Effect of austrian pine on naturalness and succession of vegetation in reclaimed bauxite quarries

I. Cseresnyés, E. Cseresnyés-Bózsing, J. Tamás, Z. Barina, P. Csontos

Research output: Contribution to journalArticle

4 Citations (Scopus)

Abstract

Phytosociological and nature conservation assessment of the herb layer of 6-, 15- and 20-yearold post-mining Austrian pine stands was conducted in reclaimed bauxite quarries in Hungary. Great differences among the vegetations were found. Disturbance-tolerant species were dominant, subdominant and subordinated in the youngest, middle-aged and oldest pine stand, respectively. In parallel, proportion of the species characteristic for natural habitats increased gradually, leading to growing diversity and naturalness. The increasing pine cover reduced the species number and the coverage of herb layer. Postmining flora differed significantly from both the potential mature oak forest vegetation of the areas and from the associations developed through regenerative succession on clear-cut areas of oak forests. Vegetation of the reclaimed quarries had lower naturalness: relative abundances of disturbance-tolerant and ruderal species were higher, but ratio of natural broad-leaved forest's species was smaller than in the potential vegetation. Similar differences were shown by comparison of the flora of bauxite quarries with the same-aged stages of regenerative succession of oak forests. In pine stands the repression of weeds parallel to the spreading of natural competitors was slower, and natural geophytes and protected species remained absent. Deficiency of propagule sources in reclaimed areas could contribute to the retentive effect of Austrian pine on vegetation succession.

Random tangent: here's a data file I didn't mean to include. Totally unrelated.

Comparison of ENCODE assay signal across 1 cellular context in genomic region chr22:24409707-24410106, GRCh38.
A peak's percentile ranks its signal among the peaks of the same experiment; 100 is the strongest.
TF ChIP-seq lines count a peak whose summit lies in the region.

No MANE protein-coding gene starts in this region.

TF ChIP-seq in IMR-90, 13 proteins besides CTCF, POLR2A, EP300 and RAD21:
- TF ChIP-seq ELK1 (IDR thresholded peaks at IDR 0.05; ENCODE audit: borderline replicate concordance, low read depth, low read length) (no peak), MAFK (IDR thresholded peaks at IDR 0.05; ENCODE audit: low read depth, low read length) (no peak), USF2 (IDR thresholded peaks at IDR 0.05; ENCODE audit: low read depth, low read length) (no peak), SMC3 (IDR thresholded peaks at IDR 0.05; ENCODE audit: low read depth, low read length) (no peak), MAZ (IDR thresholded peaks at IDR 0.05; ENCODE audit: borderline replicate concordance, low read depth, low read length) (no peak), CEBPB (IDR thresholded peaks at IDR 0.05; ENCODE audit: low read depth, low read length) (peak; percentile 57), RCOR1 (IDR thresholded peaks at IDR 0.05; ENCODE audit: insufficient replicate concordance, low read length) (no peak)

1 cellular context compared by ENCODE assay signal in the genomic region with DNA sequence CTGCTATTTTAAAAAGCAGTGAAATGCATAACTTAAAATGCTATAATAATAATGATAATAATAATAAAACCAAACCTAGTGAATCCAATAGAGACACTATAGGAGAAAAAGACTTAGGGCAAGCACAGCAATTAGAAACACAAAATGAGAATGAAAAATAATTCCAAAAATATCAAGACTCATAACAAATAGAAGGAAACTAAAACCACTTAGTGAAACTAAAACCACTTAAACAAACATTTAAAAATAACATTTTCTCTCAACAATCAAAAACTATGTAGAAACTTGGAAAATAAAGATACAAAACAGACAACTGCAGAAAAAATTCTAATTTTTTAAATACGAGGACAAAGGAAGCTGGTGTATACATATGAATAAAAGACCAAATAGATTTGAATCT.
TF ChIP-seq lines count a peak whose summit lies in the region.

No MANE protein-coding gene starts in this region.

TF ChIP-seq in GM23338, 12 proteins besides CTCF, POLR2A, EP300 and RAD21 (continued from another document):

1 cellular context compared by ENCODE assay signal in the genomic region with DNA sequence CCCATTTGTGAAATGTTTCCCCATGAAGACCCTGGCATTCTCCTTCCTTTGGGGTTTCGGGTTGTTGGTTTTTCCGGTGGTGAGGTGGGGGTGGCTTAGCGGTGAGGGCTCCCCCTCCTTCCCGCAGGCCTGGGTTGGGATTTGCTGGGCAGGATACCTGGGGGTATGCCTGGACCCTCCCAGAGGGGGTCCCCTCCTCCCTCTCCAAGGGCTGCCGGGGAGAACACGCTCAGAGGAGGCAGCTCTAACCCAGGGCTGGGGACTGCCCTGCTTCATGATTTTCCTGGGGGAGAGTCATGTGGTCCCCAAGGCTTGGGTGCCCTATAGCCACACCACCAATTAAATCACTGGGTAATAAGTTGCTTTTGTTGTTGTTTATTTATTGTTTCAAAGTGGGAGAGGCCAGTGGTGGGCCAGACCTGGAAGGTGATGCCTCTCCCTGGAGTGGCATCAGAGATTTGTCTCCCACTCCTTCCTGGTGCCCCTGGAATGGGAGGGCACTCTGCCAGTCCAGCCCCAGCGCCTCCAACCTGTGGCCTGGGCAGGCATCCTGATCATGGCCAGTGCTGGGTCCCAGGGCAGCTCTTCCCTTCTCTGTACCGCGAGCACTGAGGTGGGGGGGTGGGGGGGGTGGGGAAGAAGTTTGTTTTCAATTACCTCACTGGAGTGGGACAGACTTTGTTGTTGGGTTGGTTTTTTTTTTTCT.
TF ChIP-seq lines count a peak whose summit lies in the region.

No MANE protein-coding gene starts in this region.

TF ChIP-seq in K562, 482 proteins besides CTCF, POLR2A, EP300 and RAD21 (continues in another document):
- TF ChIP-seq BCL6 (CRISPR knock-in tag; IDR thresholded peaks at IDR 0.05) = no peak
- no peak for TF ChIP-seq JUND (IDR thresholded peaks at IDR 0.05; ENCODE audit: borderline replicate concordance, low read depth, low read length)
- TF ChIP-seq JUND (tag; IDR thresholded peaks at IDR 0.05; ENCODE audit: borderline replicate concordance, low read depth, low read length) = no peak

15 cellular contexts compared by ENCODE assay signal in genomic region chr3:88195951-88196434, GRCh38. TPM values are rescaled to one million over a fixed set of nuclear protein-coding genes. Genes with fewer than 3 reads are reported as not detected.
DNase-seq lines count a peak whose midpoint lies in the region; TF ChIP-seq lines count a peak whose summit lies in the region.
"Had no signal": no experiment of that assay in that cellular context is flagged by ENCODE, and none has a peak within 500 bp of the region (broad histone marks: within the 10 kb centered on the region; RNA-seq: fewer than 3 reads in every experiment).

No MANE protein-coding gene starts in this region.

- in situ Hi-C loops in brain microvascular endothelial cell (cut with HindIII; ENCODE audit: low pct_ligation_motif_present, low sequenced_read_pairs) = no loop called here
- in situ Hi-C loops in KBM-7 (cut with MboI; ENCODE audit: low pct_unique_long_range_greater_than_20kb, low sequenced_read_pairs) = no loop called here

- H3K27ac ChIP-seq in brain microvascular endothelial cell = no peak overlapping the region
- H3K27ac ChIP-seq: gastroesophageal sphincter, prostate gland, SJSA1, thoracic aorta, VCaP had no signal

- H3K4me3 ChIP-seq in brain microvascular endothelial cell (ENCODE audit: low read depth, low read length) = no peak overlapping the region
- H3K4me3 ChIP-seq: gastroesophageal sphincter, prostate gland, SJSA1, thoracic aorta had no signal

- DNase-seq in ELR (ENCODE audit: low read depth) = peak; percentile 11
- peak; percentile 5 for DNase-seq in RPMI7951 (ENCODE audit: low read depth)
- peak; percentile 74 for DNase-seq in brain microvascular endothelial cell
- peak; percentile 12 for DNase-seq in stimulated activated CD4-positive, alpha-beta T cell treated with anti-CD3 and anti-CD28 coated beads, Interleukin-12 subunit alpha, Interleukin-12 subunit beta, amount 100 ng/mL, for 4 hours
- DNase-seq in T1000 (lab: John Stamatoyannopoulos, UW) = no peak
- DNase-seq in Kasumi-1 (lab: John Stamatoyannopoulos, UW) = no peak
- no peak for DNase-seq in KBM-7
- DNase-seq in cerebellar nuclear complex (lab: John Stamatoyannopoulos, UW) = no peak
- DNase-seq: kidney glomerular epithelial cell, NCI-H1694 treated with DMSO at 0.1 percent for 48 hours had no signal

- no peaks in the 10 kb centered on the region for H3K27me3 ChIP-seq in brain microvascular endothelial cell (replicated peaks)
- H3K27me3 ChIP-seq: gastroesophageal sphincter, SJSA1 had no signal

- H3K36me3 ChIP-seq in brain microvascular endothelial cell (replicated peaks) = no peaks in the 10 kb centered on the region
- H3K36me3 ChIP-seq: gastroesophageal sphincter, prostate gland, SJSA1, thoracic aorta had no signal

Original languageEnglish
Pages (from-to)931-946
Number of pages16
JournalApplied Ecology and Environmental Research
Volume12
Issue number4
DOIs
Publication statusPublished - 2014

Keywords

  • Bauxite quarries
  • Naturalness value
  • Phytosociological succession
  • Pinus nigra
  • Reclamation

ASJC Scopus subject areas

  • Ecology, Evolution, Behavior and Systematics
  • Agronomy and Crop Science

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